a nocturnal dilemma

 

 

Posting days: Sunday and Wednesday and, sometimes, maybe, extra ‘news flashes’

 

Wednesday September 6th 2017

 

Last week was not a merry one.

On Tuesday Doc explains the scan result: Human has torn a shoulder tendon across its width and displaced another tendon connecting to her biceps.

While she is awaiting surgery, she must wear a sling throughout the day.

It’s her right shoulder.

Yes, of course she’s right handed.

She begins to use her left hand for everything cat, dog and human. Even by Wednesday, her left hand is beginning to ache. Then her wrist swells and throbs.

At 1. 30 a.m she is lying in bed feeling decidedly sorry for herself when she imagines – it has to be imagination, please let it be imagination – she hears what sounds very similar to a little dog beginning to climb the stairs.

She couldn’t have forgotten to put the stair gate on.

Could she?

Yes, she could.

Someone pale and cautious creeps into the room.

And heads for the bottom of the bed, its usual access point.

I feel a rush of light kitty paws zooming towards the end of the bed.

HSSSSSSSSSSSSSSSSSSSSSSSSSS! Wowwwwwwwwwwwwwwwwwwwrrrrrrowuh!

Fffffffffffffffffffffffffffsssssssssssssssssssss!

Chunter, chunter.

Poor Isis scrambles out of the room as fast as her hairy legs can carry her.

Sigh.

I roll out of my bed and put a dog bed on the landing.

For an hour I try to think of a way of getting Isis downstairs. Then sad, half-stifled, little woofs are heard from the landing.

I roll out of bed again. (If anyone’s wondering why I roll, just try getting out of bed without using either hand or arm).

Hairy One is not in her dog bed. She is hunched uncomfortably on the boards looking very sad.

I bring the dog bed into the bedroom and place it on the floor by my side of the bed. After much cuddling and cajoling, I eventually persuade Isis to get onto it.

She remains there all night looking miserable and uneasy.

I stay awake until seven, worrying about getting Isis downstairs.

Daisy curls up into a smug kitty ball, happy in the knowledge that that pesky dog will not be bothering her again. She looks utterly relaxed. She doesn’t worry about anything at all.

In the morning, I sit at the top of the stairs and try to entice Isis to climb onto my lap. I plan to bottom shuffle down, clasping her. But she is terrified of falling downstairs and won’t approach me.

I try to pull her towards me, but my left hand screams with pain.

What a spectacle of misery we are.

What the hell can I do? All of my neighbours are even older and more decrepit than I am. Ironically, my friend A whom Isis trusts and whom she would allow to carry her down, has strained her left shoulder and is unable to drive.

There’s nothing else for it. I keep my upper right arm jammed against my body so I’ll not stretch the shoulder, and let my left hand hang limp. Then I shuffle both forearms under Isis like a fork lift truck and pin her against my chest.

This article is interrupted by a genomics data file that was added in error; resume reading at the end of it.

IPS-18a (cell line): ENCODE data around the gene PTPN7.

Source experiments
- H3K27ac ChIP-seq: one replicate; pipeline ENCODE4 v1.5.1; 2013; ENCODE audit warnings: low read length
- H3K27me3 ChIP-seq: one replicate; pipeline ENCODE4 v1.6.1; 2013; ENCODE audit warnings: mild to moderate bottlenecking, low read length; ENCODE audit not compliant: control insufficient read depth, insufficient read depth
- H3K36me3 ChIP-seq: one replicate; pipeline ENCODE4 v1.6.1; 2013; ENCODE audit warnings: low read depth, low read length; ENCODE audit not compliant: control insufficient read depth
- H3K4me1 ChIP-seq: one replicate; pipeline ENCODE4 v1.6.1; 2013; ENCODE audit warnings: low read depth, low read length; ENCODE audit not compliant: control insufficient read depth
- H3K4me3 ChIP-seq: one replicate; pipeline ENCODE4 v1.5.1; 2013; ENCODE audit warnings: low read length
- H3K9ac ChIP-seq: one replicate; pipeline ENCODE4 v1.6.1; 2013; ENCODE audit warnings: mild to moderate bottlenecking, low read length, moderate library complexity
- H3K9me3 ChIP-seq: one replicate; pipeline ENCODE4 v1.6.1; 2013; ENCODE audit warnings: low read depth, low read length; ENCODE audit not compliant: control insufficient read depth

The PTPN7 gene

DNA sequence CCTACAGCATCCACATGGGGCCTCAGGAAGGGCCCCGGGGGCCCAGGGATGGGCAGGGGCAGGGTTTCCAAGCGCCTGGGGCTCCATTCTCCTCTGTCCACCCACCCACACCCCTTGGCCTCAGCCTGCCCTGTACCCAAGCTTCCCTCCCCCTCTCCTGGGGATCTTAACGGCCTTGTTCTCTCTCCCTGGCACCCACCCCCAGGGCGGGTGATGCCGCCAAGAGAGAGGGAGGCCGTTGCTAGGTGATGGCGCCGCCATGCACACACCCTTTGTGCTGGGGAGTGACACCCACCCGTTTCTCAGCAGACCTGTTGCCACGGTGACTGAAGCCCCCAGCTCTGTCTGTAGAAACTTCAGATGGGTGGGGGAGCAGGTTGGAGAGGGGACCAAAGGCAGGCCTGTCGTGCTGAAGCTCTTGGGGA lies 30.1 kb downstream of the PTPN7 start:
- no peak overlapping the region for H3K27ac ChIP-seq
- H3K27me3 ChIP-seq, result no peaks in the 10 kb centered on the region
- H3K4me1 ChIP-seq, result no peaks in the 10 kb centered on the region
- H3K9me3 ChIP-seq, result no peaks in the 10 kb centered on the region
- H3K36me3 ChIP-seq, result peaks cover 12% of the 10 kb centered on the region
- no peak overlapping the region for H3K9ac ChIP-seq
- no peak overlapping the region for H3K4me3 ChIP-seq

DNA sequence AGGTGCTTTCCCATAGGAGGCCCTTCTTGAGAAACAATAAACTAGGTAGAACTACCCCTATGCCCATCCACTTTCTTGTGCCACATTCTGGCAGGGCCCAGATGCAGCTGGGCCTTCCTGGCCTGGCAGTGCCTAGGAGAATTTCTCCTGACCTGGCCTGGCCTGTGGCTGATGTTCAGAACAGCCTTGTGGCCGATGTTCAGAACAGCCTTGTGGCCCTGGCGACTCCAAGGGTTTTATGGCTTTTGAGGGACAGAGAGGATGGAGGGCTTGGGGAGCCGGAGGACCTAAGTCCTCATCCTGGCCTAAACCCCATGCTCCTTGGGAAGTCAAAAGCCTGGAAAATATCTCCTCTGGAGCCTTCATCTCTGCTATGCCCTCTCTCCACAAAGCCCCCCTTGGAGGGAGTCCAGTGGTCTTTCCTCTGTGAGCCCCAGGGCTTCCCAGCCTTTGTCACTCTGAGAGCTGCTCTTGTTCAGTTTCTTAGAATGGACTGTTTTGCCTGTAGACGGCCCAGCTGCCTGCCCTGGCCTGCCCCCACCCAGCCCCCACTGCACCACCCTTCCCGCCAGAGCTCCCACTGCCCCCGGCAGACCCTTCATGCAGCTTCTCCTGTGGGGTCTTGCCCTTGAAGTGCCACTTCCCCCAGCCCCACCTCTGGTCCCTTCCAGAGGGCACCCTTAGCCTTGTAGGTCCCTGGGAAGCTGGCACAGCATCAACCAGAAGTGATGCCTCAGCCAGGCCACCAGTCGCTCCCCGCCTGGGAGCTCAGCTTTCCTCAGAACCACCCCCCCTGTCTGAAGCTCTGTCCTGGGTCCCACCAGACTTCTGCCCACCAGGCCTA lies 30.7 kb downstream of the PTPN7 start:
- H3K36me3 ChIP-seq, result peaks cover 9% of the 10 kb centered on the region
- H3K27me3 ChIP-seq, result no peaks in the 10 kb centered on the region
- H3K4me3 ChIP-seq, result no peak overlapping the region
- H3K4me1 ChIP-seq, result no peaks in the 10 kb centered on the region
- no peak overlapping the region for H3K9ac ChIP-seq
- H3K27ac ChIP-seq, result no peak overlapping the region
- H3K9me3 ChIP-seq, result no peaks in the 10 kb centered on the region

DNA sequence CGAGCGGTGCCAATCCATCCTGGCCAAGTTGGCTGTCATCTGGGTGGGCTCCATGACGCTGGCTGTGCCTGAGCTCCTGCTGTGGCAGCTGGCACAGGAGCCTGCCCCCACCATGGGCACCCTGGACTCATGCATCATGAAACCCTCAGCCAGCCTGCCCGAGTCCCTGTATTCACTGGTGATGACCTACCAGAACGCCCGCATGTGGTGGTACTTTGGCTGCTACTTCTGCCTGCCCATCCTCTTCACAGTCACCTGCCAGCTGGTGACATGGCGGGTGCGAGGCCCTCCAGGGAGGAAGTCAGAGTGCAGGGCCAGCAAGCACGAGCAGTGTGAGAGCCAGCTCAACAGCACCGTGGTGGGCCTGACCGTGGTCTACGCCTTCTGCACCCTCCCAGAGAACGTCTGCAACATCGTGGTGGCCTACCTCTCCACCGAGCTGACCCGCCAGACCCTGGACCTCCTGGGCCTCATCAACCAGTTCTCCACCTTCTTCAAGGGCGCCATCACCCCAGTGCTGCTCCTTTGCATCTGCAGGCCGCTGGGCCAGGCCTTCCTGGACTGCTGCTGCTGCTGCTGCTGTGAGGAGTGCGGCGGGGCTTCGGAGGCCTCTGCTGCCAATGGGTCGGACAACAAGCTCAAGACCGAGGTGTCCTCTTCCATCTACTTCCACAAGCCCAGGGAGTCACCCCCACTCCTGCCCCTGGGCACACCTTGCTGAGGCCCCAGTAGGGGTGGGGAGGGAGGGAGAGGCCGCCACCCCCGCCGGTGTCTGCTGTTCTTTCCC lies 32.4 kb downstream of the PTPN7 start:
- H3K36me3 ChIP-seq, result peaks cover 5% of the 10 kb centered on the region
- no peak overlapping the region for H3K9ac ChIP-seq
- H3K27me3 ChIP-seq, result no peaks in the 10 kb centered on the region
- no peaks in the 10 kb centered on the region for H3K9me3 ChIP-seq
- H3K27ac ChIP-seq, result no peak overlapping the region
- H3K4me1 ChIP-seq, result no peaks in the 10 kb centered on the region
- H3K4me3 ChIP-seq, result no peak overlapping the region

We lurch slowly down the stairs.

She is a very good little dog. She stays statue still. She doesn’t move until her paws are just above the ground. She couldn’t have been more helpful, but there’s kickback as she leaves my arms.

Ouch.

Poor Isis. I am off to visit Polymath who is still in hospital in Wales. Isis will have to spend a few days at Hollytrees.

But not Daisy. Ray fears that at eighteen plus, on thyroid medication and not having stayed away from home since she was a kitten, Daisy could become dangerously stressed in the cattery.

So the naughty little creature gets to stay at home being looked after by lovely cat-sitter Emma.

 

 

 

 

Life’s not fair, is it Isis?

 

Isis came from the Aeza cat and dog rescue and adoption centre in Aljezur, Portugal. For information about adopting an animal from the centre, contact kerry@aeza.org or  www.dogwatchuk.co.uk

This entry was posted in dear little Isis, Isis and Daisy, sleeping arrangements and tagged , , . Bookmark the permalink.

One Response to a nocturnal dilemma

  1. Anonymous says:

    So sorry to hear your story, and realise how difficult this must be for you. It really highlights how vulnerable we are when living alone and disabled (even if only temporarily). Shortly after I got Martha, when I didn’t know she had food allergies, my friend who usually helped me had to go away urgently for a few days. I was walking with the aid of two elbow crutches and not allowed to bend below 90 degrees. Couldn’t get to the door in time to let Martha out every time she had diarrhea all over the carpet. In desperation, I covered carpets with newspaper, which had to be picked up by a good friend. Just to say how sorry I am, and that I have some understanding of what you are going through xxxxxxx

    Like

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